By Jasmine York
Sometimes teens fall behind in class if they're hesitant to ask their teachers questions to gain clarification on the lesson and an assignment. It’s never too early to teach your child to be responsible for themselves. Speaking up when necessary and solving their own problems are valuable life skills to learn early. Here are three ways you can get them to start communicating with their teachers.
Make Them Aware
Sometimes students are too proud and choose not to ask for help because they want to figure it out by themselves. Help your child figure out if and when it’s necessary to ask for additional help. Encourage your child to seek help if they just can’t grasp the material or continue to misunderstand a lecture or a concept.
Pop the Question
Some students don’t realize that most teachers are more than willing to extend additional help, if needed. Teachers may offer extra credit, accept a late assignment (some credit is better than no credit), or even offer tutoring services. Asking questions is the only way to find out what each teacher will do in each instance. It’s best to wait until before or after class to make these kinds of inquiries though.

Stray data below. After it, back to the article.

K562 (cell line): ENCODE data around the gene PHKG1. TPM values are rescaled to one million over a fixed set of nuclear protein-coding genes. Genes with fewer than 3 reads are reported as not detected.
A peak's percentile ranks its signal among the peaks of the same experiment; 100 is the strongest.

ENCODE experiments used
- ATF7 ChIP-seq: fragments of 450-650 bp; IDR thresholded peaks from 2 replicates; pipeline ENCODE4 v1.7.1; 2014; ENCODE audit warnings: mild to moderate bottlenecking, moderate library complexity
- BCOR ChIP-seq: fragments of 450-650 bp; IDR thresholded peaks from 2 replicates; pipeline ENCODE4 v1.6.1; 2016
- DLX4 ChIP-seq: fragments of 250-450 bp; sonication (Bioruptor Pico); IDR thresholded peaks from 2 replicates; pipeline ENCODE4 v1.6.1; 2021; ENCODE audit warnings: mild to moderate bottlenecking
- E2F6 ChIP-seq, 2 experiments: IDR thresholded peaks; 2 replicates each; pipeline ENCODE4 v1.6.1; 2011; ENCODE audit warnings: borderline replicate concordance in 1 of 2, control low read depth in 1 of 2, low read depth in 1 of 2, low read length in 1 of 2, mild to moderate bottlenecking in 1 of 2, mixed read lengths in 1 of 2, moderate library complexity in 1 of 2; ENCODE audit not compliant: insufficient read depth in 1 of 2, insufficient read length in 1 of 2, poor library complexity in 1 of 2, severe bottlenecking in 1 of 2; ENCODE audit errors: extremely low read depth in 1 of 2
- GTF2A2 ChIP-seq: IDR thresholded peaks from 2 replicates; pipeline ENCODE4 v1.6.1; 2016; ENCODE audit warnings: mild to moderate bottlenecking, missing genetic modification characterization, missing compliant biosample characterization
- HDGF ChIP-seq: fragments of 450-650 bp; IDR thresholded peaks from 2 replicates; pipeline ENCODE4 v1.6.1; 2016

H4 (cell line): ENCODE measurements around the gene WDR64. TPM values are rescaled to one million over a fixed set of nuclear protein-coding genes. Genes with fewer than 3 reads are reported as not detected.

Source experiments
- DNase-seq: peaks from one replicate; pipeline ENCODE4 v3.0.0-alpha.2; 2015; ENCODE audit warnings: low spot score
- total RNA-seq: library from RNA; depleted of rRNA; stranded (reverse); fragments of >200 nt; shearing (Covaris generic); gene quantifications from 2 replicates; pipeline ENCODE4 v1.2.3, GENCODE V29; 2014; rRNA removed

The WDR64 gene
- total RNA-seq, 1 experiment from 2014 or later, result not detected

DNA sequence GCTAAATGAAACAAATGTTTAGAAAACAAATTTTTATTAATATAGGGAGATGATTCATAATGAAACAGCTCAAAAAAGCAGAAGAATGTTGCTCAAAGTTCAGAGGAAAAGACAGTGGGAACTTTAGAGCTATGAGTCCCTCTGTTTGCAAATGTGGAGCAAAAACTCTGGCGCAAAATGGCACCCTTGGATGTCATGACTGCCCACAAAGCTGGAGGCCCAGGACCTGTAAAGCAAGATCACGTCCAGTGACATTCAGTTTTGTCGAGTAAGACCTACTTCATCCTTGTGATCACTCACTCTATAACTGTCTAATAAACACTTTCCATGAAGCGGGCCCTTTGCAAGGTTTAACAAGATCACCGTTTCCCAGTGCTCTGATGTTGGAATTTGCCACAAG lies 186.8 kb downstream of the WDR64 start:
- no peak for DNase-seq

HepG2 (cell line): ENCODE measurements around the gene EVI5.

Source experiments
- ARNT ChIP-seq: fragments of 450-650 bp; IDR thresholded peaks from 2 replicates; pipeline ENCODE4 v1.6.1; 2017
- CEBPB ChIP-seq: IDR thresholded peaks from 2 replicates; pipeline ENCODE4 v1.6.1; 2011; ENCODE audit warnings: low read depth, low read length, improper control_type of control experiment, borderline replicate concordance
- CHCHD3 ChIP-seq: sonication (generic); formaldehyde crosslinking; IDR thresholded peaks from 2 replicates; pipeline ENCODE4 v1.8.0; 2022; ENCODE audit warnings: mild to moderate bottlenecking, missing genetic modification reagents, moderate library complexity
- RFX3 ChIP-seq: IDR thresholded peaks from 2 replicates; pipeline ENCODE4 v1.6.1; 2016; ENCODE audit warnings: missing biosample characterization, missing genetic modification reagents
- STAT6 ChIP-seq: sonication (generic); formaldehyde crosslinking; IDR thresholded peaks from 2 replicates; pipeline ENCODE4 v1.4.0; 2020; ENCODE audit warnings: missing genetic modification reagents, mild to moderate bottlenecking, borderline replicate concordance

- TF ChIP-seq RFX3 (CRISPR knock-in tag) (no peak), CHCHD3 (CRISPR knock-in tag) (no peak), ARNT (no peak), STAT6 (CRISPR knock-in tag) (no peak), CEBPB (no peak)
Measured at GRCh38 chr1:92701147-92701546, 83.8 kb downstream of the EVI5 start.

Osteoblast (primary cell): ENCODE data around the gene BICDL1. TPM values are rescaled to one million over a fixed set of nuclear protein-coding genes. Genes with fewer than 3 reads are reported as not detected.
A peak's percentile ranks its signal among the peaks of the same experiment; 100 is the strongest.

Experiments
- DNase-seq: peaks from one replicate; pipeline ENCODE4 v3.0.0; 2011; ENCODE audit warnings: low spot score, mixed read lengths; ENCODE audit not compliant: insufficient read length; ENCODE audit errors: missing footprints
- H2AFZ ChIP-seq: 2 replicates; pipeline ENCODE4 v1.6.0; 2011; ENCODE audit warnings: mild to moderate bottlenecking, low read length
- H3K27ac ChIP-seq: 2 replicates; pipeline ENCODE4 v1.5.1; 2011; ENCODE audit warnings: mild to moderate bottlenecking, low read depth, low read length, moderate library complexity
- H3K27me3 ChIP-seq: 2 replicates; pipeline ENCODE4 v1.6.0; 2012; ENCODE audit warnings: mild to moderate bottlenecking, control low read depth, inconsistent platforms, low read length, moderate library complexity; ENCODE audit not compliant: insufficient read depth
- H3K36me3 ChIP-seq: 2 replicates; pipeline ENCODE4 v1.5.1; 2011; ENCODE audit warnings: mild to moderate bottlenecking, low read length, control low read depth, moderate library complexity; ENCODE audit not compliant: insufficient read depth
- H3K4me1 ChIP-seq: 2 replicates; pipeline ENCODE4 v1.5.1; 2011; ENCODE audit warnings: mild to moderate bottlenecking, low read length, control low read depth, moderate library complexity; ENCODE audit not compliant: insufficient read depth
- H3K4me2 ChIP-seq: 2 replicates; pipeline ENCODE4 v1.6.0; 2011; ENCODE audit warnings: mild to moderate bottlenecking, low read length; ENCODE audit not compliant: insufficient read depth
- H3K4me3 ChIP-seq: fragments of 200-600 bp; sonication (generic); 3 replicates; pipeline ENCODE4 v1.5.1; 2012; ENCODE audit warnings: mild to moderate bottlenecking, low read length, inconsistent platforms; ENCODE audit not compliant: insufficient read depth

A Lesson to Learn: Help your teen learn how to get to the point. They need to be clear and concise with their request or question so nobody’s time is wasted.
Many teens feel embarrassed about asking their teacher for help in front of others. If your child gets shy about raising his or her hand around their classmates, suggest that they write down their questions and ask their teacher in private. Try role-playing with your teen to build up their confidence. The more prepared your teen is, the more comfortable they will feel about speaking up.
By training them to talk to authority figures and solve their own problems, you’re helping your teens grow up to be independent and responsible adults. They’re more able to reach their potential if they learn to use their own voice to get what they want out of life.
The Golden Rules
Always tell the truth. If your teen has missed an assignment deadline and is asking for a make-up, outlandish excuses won’t win them any points. Remind them to just be honest and ask for what they want, respectfully.
Be prepared to do the work. If they ask for extra credit, they need to be ready when they get it to, first, say “thank you” and second, get moving on earning those extra points.
Be prepared for disappointment.
Some teachers will not extend extra credit or offer to let your teen re-do missed or misunderstood assignments, no matter how nice your teen asks or what the circumstances are. That’s just life. It is always worth asking though.